@aloosh Uhm 1. Android IS Google and 2nd. Android shows a great deal of potential, AND it is easier to develop for than iOS.

Early Android user speaking...

harut1230 said...

I need Armenian language support, and Armenian fonts in Android devices.
aloosh maybe you mean iOS better than Android OS? It is not right.

Unknown said...

The Spanish pronunciation is not very good.

Unknown said...

@aloosh Ask Apple for a translation app for iOS !

Sean Eagan said...

Awesome job! Will be even better if this gets integrated with google voice, so the cross-language conversations can be between people who are not necessarily nearby.

Unknown said...

Another cool feature! Thank you guys!
I'm look forward to support Russian language in the conversation mode.

IIAANN3000 said...

So just want to know: y all the "hate" from certain IOS users?? U like Apple? Go with God. I'm a faithful Android man and think it's better but I don't jump on opportunities to always spout that.
And for the record?
The Sprint EVO 4G? Da' best!! Errybody knows it and it came out a full month(June 4th, 2010) before the "antenna problemed" IPhone...jus sayin...fact, not hearsay.
Go Team Android and Go Google!!

Rico said...

Great! Keep on updating! Thanks.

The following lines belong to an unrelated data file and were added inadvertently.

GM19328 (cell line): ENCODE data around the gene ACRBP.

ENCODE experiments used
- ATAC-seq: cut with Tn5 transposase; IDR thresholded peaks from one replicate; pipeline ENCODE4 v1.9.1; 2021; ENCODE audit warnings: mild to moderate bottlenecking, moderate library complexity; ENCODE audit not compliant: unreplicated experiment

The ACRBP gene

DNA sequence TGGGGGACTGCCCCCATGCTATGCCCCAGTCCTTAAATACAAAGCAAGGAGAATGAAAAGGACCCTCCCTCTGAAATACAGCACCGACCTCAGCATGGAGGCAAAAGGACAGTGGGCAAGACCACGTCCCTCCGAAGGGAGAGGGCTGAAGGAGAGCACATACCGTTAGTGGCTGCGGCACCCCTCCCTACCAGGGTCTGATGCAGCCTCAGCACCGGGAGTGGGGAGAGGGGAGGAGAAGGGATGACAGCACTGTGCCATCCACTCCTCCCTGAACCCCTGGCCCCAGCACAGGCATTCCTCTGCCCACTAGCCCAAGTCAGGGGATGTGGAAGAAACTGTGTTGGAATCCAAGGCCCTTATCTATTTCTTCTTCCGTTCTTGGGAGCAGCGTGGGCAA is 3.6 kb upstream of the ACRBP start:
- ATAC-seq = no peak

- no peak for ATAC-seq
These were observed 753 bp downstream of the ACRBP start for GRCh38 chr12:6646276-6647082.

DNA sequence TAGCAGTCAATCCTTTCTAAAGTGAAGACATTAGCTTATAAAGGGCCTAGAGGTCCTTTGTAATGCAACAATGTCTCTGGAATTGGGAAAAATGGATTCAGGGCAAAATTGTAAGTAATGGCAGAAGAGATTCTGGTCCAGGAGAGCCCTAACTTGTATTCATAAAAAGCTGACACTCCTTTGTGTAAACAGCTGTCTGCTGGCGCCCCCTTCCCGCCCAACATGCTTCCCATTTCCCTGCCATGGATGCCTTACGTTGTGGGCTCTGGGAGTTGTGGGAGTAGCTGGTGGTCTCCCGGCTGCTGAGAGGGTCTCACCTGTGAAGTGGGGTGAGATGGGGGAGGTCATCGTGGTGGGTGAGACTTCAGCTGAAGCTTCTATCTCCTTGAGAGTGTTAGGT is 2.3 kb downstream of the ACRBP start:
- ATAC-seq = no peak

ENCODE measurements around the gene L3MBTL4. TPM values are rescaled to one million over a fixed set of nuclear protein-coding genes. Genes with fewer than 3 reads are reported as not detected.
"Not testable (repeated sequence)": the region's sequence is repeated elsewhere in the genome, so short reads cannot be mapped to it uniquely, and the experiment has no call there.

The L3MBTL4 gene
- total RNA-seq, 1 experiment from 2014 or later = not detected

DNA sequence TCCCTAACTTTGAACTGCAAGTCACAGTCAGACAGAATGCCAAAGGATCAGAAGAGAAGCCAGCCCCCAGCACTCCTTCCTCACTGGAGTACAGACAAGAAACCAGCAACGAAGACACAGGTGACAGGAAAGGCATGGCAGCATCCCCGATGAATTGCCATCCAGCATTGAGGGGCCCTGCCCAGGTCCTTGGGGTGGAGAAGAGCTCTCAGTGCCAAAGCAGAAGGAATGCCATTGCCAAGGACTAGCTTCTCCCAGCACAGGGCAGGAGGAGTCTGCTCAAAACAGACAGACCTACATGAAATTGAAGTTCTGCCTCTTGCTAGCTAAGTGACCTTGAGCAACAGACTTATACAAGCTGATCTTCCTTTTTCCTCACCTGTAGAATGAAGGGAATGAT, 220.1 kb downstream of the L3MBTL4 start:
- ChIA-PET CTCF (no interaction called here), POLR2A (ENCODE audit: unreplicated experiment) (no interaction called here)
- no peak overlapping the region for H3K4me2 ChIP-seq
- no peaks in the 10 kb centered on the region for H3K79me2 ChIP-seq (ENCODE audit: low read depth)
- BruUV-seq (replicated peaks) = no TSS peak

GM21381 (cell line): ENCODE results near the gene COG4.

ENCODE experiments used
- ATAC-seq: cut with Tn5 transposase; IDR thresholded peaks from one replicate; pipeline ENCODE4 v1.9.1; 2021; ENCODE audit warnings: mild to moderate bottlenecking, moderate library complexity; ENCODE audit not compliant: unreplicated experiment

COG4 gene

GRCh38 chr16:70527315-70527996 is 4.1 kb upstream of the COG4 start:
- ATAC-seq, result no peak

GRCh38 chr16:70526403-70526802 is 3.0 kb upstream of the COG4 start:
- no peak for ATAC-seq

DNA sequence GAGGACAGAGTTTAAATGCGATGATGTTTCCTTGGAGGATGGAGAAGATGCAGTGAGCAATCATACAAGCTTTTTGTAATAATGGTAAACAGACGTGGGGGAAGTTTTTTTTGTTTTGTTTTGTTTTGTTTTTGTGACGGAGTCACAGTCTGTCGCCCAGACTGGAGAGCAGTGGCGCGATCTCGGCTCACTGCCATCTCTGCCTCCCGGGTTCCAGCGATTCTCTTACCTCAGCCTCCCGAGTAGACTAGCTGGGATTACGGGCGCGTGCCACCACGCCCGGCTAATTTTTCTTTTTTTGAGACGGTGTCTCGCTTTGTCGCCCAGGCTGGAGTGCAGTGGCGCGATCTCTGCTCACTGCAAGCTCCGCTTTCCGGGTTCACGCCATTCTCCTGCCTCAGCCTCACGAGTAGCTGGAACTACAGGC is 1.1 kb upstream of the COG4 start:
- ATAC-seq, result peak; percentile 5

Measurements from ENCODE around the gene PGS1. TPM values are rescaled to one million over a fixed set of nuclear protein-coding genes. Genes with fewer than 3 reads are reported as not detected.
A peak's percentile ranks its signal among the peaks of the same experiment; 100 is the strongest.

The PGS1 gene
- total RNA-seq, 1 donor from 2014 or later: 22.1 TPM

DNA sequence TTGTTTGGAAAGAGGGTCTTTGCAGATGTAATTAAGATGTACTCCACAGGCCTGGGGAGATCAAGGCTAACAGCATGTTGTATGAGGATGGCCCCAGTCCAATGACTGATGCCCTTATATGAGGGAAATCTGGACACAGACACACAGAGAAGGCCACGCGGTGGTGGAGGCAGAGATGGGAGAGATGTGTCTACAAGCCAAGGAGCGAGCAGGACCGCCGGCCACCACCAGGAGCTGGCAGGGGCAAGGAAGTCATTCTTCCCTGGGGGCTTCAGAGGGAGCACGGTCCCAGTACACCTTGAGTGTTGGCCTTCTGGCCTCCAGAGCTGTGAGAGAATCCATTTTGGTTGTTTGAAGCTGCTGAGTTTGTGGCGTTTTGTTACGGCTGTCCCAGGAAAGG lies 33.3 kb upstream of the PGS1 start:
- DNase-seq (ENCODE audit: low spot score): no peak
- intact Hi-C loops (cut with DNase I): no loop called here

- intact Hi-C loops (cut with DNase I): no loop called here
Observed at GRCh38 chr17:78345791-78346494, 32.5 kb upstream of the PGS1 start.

Anonymous said...

Please open up the API to allow 3rd party apps to use the romanization feature.

Kathryn Hill said...

This could be an awesome tool for deaf people. As someone who is deaf and speaks/lipreads, I've long dreamed of having a handheld device that would convert all spoken conversations around me into text.

I just tried this in English to English mode with one person, and it worked! The only issue is that it's not continuous; you have to keep hitting the "reply" button to keep the conversation going.

Abdul Kahar said...

Dear Google,

Can you please add voice translation for Arabic as well as update the Arabic font to something more readible. Use the Uthmani Arabic Font. It is more standard and more people will understand it.

Thank you.

Unknown said...

Why does the app need to have full access to my contacts and SMSs? where is the connect? IS Google creating a huge database?

Unknown said...

I just don't like being stucked in android v1.6 and being missing this kind of stuff.

Nelle said...

This feature makes an Android more exciting to use. that's why I stick to it! :)
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Nelle said...

This comment has been removed by the author.

NP said...

Would be nice if the spoken audio can be streamed/downloaded from the translate backend like on the web based Google Translate. TTS on most phones is pretty pathetic. The web based Google Translate on a desktop (won't even run on the Android Browser) is PHENOMENAL, crisp clear voice translations.

DavidAFenton said...

Looks great...iPhone version please :)

Unknown said...

When are you going to let EVERYONE who contributes translations see them IMMEDIATELY -- rather than just swallowing them into the Translation Engine?